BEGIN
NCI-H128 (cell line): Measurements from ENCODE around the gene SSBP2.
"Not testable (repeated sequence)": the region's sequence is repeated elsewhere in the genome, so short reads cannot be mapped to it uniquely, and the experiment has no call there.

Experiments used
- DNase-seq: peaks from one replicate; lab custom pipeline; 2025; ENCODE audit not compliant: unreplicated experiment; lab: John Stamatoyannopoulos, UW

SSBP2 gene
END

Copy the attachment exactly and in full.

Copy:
NCI-H128 (cell line): Measurements from ENCODE around the gene SSBP2.
"Not testable (repeated sequence)": the region's sequence is repeated elsewhere in the genome, so short reads cannot be mapped to it uniquely, and the experiment has no call there.

Experiments used
- DNase-seq: peaks from one replicate; lab custom pipeline; 2025; ENCODE audit not compliant: unreplicated experiment; lab: John Stamatoyannopoulos, UW

SSBP2 gene